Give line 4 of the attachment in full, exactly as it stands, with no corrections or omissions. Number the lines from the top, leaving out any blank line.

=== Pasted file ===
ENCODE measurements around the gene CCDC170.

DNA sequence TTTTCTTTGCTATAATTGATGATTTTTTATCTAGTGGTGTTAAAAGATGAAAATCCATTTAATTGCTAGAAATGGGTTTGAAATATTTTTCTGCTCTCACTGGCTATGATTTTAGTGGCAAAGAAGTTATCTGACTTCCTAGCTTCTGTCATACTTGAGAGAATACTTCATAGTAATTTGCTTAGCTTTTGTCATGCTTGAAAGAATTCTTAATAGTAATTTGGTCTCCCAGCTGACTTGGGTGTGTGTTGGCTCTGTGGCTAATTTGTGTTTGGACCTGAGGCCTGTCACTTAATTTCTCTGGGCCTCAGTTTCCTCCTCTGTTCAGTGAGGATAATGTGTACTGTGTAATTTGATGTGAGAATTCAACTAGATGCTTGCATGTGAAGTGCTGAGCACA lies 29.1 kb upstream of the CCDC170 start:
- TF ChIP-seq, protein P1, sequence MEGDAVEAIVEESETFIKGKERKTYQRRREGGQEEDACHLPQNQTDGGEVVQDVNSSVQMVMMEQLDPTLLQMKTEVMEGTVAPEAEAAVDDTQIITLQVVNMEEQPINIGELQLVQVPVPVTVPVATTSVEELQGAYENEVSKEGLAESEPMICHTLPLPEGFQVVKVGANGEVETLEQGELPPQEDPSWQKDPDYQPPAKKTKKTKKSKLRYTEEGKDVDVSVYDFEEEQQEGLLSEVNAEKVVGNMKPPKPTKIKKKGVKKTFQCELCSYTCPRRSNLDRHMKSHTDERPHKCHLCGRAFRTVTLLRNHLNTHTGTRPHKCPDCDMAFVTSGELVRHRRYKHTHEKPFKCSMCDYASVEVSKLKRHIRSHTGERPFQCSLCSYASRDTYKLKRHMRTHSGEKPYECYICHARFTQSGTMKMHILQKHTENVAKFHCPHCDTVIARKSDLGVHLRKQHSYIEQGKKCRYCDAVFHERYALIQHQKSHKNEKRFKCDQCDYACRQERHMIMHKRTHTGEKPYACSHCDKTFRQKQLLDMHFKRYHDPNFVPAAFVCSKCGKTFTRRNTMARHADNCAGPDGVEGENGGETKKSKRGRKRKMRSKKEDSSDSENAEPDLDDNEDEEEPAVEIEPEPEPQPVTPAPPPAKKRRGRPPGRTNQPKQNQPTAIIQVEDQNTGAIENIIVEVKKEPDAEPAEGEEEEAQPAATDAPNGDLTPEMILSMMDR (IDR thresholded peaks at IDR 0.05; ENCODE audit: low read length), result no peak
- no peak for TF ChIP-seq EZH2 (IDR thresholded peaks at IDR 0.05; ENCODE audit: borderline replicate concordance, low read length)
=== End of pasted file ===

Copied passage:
- no peak for TF ChIP-seq EZH2 (IDR thresholded peaks at IDR 0.05; ENCODE audit: borderline replicate concordance, low read length)